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The effect of pressure modulation on cell fate decisions during early development

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  • Full or part time
    Dr D Turner
    Dr B Geraghty
    Dr VR Kearns
    Prof Majlinda Lako
  • Application Deadline
    No more applications being accepted
  • Competition Funded PhD Project (European/UK Students Only)
    Competition Funded PhD Project (European/UK Students Only)

Project Description

This exciting project offers an opportunity for a motivated student to contribute to new understanding of the influence of physical/mechanical signalling on cell decision making during development. Embryos undergo numerous, discrete cell-fate decisions that are often binary in nature. However, the processes by which individual cells actively adopt one fate at the expense of another is still an unresolved key question in biology. Most studies have focussed on disentangling the chemical and genetic inputs required for cell fate specification, without taking into account mechanical/physical signalling, and the pressures/forces that are present during early development.

We will take a multidisciplinary, embryonic stem cell (ESC) approach to dissect the relationship between physical and chemical signalling by developing an environmentally controlled system which will allow us to precisely modulate the pressure cells will be exposed. We will expose mouse ESCs to culture regimes that promote different cell fates, and determine whether there is a relationship between both the frequency or magnitude of pressure changes, and the dynamics of cell fate acquisition. This will allow us to extract general principles underlying fate choices during early embryo development, and the role of physical and chemical signalling has in underpinning these decisions.

The multidisciplinary supervisory team will provide training and support in all relevant laboratory, experimental and computational analysis techniques. The student will be based in the IACD at the University of Liverpool, which has strong bioengineering and developmental biology expertise. They will also spend time working in the Retinal Stem Cell Research Group at Newcastle University, where they will be trained organoid growth methods, as well as gaining exposure to a more biologically-focused research area.

All postgraduate research students (PGRs) undertake formal, personalised training at Liverpool, co-ordinated by the Liverpool Doctoral College. This creates a learning environment that allows PGRs to enhance their skills for a successful research experience and career. Participation in public and patient engagement events, for which the host department have won awards, is strongly encouraged.

This project is suited to a candidate with a Bachelor/Masters degree in an engineering discipline, and experience of finite element modelling. Knowledge of material characterisation of biological tissue and basics of the coding process, especially for MATLAB and/or LabView, are desirable but not essential. Upon completion, the candidate will have developed into a professional biomedical engineer capable of using engineering techniques to generate knowledge underpinning fundamental biological questions that could help solve complex clinical problems.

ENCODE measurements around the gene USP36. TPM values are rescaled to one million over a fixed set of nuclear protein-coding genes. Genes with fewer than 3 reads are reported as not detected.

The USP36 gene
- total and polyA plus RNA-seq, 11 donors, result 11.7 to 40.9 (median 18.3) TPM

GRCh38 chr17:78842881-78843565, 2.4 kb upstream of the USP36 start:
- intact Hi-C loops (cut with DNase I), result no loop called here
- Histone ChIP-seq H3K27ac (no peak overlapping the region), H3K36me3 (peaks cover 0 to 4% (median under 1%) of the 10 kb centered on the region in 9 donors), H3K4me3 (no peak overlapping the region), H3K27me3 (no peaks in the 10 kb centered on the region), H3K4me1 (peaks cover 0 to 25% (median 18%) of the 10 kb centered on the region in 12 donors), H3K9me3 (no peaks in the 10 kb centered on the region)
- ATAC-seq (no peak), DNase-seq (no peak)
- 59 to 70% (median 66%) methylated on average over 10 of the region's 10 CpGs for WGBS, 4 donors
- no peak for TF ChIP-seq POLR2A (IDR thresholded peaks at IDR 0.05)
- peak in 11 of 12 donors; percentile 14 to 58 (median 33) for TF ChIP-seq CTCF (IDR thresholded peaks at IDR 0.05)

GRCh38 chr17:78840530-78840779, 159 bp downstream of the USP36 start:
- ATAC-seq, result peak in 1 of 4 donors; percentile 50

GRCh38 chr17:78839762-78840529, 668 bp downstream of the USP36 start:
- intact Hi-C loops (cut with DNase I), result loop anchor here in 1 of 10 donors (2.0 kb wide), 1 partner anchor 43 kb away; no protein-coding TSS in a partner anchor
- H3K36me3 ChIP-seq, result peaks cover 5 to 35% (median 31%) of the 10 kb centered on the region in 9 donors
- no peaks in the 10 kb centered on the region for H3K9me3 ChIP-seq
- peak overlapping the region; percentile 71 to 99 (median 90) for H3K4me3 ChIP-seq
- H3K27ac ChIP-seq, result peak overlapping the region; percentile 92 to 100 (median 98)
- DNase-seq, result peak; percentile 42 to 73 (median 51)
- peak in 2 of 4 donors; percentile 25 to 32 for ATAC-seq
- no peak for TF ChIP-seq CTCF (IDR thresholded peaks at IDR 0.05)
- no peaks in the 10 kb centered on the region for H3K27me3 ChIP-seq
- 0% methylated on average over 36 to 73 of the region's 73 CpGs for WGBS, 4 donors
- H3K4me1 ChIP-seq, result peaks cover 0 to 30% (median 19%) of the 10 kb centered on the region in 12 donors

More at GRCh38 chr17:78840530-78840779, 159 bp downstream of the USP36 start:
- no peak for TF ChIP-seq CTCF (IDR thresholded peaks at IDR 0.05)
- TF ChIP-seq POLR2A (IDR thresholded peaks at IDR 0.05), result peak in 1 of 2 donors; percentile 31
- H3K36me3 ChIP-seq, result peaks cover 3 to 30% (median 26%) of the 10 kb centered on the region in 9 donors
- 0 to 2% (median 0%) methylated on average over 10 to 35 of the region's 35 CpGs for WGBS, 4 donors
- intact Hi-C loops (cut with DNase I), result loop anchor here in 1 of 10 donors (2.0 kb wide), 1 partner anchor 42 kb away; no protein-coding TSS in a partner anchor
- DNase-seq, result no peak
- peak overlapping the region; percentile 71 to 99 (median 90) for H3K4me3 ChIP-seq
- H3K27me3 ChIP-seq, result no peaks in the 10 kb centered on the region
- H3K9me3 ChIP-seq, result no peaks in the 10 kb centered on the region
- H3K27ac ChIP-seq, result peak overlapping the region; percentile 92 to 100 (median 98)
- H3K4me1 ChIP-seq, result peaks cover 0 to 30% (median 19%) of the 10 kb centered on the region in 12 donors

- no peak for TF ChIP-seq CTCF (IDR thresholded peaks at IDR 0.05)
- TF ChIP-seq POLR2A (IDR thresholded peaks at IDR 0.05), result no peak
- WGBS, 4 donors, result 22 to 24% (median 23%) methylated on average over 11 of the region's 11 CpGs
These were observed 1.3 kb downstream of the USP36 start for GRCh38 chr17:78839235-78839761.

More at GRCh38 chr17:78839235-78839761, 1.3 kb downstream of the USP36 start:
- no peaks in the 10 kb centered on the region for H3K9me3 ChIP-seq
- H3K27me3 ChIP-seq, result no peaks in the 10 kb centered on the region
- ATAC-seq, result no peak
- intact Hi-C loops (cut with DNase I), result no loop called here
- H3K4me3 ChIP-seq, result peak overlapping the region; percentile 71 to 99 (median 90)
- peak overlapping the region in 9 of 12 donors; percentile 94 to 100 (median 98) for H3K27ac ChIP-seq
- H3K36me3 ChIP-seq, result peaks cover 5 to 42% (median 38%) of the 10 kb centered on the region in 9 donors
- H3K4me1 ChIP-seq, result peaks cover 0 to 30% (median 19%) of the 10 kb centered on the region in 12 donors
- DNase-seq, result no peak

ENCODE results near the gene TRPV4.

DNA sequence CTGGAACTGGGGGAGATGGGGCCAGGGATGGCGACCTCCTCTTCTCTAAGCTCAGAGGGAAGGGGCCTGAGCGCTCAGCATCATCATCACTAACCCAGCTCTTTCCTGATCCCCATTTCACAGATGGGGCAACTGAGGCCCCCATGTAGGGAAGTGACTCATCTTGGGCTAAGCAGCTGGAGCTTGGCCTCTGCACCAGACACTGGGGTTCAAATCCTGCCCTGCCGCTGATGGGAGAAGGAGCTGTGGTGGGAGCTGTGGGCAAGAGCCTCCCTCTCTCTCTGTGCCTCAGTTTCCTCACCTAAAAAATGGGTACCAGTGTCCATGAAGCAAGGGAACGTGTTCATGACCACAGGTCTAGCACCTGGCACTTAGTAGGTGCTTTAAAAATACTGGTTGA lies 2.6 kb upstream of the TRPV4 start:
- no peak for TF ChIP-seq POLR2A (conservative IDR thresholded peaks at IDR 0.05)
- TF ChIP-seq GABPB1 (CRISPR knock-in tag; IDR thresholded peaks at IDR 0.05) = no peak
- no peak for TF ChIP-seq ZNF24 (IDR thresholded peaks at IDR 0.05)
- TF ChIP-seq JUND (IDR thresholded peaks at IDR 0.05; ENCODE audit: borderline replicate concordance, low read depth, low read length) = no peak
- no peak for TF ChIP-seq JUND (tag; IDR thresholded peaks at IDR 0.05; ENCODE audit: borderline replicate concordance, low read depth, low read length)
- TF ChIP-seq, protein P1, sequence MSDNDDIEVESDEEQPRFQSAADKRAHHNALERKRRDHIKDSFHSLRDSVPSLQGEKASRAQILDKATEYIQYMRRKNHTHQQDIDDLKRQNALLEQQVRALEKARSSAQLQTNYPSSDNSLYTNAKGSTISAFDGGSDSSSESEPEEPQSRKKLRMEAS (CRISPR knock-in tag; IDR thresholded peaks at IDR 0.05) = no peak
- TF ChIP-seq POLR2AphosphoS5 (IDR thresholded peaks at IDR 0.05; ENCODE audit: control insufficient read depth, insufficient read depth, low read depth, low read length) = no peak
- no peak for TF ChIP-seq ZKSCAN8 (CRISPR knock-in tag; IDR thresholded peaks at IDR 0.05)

HOW TO APPLY
Applications should be made by emailing [Email Address Removed] with a CV (including contact details of at least two academic (or other relevant) referees), and a covering letter – clearly stating your first choice project, and optionally 2nd and 3rd ranked projects, as well as including whatever additional information you feel is pertinent to your application; you may wish to indicate, for example, why you are particularly interested in the selected project(s) and at the selected University. Applications not meeting these criteria will be rejected.
In addition to the CV and covering letter, please email a completed copy of the Additional Details Form (Word document) to [Email Address Removed]. A blank copy of this form can be found at: https://www.nld-dtp.org.uk/how-apply.
Informal enquiries may be made to [Email Address Removed]

Funding Notes

This is a 4 year BBSRC studentship under the Newcastle-Liverpool-Durham DTP. The successful applicant will receive research costs, tuition fees and stipend (£15,009 for 2019-20). The PhD will start in October 2020. Applicants should have, or be expecting to receive, a 2.1 Hons degree (or equivalent) in a relevant subject. EU candidates must have been resident in the UK for 3 years in order to receive full support. Please note, there are 2 stages to the application process.

References

Multi-axial self-organization properties of mouse embryonic stem cells into gastruloids; Nature (2018)

Anteroposterior polarity and elongation in the absence of extra-embryonic tissues, and spatially localised signalling in gastruloids: mammalian embryonic organoids; Development (2017)

Symmetry breaking, germ layer specification and axial organisation in aggregates of mouse embryonic stem cells; Development (2014)

Brachyury cooperates with Wnt/β-catenin signalling to elicit primitive-streak-like behaviour in differentiating mouse embryonic stem cells; BMC Biology (2014)

Line-Field Optical Coherence Tomography as a tool for In vitro characterization of corneal biomechanics under physiological pressures; Scientific Reports (2019)

Microscale assessment of corneal viscoelastic properties under physiological pressures. Journal of the Mechanical Behaviour of Biomedical Materials (2019)

An integrated transcriptional analysis of the developing human retina. Development (2019)

Differentiation of Retinal Organoids from Human Pluripotent Stem Cells. Current Protocols in Stem Cell Biology (2019)



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